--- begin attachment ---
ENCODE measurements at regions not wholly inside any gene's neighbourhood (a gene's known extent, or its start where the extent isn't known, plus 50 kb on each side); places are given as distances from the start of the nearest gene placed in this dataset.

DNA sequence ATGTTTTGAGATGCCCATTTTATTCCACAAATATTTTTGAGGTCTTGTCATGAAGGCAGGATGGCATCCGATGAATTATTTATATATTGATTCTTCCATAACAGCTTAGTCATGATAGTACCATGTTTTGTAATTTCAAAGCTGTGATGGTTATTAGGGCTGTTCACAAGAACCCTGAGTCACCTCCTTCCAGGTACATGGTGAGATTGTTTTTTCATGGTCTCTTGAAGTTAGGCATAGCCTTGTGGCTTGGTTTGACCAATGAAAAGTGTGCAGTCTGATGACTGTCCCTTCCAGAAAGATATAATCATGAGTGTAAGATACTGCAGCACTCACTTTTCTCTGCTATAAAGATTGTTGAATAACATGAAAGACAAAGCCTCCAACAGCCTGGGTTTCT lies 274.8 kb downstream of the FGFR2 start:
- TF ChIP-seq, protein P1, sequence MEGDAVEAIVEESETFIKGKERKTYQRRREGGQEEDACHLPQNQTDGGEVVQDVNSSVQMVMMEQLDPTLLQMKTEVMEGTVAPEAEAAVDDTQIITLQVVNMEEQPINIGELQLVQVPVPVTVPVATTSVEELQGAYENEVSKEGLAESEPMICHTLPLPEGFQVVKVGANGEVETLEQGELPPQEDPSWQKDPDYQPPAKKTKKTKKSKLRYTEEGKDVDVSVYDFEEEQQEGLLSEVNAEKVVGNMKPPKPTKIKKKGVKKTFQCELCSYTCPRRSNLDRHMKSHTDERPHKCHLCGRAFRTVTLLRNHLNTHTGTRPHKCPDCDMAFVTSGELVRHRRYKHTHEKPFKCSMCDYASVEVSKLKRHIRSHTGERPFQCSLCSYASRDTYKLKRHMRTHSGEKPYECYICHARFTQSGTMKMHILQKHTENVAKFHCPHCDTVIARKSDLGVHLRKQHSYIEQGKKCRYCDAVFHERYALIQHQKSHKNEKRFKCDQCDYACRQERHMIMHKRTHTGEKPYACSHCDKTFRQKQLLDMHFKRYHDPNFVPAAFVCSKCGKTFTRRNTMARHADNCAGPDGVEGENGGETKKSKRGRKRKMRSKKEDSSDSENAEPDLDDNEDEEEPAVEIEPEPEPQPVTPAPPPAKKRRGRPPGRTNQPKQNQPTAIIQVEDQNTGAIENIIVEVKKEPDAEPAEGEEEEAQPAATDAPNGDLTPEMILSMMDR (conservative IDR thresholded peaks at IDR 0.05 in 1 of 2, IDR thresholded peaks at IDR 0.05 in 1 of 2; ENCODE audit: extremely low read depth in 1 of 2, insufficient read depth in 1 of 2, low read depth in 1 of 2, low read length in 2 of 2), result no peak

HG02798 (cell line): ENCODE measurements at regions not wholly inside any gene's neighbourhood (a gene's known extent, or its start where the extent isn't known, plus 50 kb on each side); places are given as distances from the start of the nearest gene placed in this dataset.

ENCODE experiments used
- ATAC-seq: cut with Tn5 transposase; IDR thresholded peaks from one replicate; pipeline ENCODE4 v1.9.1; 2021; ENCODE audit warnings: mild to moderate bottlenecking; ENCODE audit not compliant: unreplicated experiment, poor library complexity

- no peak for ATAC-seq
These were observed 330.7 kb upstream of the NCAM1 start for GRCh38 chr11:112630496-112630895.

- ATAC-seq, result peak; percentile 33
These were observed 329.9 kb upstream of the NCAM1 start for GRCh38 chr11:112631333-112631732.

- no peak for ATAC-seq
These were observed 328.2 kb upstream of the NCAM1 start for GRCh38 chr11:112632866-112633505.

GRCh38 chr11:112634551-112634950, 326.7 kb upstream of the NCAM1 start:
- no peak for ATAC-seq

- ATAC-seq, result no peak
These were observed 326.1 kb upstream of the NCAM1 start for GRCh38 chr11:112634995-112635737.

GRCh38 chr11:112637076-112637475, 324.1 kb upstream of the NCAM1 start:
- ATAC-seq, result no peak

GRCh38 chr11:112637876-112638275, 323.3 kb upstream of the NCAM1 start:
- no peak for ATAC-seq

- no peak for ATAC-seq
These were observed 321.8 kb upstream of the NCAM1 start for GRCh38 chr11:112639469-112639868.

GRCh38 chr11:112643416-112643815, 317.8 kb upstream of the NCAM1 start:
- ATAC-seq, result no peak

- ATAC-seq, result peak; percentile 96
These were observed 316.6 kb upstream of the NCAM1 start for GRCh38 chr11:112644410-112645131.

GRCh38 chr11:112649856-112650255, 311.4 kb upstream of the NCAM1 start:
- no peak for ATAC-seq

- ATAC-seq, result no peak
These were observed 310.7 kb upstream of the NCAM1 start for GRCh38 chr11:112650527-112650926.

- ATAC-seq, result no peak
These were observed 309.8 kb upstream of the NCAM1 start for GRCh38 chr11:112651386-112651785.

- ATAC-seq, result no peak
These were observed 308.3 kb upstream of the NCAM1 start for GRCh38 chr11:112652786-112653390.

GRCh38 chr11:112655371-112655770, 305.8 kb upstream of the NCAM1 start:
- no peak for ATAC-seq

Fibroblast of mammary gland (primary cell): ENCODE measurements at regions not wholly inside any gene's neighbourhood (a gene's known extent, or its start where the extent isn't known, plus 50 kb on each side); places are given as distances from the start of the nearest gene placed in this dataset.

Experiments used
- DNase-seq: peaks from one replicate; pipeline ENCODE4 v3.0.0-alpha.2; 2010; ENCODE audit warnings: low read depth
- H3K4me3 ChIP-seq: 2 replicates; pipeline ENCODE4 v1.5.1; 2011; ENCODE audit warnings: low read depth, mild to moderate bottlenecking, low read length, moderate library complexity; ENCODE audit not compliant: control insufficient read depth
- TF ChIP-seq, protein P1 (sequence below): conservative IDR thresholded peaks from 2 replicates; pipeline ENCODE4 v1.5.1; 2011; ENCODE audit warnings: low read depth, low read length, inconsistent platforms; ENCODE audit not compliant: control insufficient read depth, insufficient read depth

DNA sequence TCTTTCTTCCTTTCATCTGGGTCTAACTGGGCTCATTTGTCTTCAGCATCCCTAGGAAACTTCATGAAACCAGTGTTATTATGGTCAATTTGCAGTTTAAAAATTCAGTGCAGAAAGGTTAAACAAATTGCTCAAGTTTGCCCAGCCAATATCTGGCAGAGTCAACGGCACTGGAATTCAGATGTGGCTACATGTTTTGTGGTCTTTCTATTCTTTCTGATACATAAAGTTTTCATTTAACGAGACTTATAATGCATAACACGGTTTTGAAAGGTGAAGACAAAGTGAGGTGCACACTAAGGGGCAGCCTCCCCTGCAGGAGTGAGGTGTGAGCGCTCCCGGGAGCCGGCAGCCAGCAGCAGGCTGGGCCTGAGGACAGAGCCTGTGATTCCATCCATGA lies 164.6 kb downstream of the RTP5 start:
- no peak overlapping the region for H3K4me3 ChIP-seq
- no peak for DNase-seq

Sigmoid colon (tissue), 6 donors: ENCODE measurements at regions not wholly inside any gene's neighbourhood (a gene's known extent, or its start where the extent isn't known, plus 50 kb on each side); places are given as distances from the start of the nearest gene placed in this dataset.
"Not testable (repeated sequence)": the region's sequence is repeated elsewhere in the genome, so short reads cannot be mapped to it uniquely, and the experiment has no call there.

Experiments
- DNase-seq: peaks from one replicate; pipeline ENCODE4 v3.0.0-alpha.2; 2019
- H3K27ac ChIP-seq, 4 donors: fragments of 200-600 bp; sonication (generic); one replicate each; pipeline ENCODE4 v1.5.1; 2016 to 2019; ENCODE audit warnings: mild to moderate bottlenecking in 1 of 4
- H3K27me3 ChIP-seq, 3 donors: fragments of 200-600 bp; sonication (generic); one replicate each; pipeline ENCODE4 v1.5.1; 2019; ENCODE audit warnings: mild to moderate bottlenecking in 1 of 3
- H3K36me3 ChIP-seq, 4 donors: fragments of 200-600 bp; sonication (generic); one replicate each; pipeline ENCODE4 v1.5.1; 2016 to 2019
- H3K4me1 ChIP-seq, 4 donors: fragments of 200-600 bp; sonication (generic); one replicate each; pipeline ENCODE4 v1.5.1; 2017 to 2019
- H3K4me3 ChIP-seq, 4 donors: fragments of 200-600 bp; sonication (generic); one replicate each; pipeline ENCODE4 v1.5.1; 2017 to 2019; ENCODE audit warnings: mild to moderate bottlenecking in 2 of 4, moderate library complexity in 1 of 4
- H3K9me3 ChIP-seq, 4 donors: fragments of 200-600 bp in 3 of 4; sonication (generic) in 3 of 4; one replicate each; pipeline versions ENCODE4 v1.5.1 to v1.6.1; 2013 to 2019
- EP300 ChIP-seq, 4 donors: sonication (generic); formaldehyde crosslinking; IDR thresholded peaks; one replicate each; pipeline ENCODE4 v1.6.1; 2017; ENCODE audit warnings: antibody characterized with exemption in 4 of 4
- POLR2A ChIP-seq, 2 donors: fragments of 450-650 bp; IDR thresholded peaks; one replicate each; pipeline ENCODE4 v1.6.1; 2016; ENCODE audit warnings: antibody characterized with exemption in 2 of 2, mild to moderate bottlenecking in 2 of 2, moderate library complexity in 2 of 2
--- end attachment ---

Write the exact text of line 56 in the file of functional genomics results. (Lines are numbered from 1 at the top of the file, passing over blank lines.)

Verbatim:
- POLR2A ChIP-seq, 2 donors: fragments of 450-650 bp; IDR thresholded peaks; one replicate each; pipeline ENCODE4 v1.6.1; 2016; ENCODE audit warnings: antibody characterized with exemption in 2 of 2, mild to moderate bottlenecking in 2 of 2, moderate library complexity in 2 of 2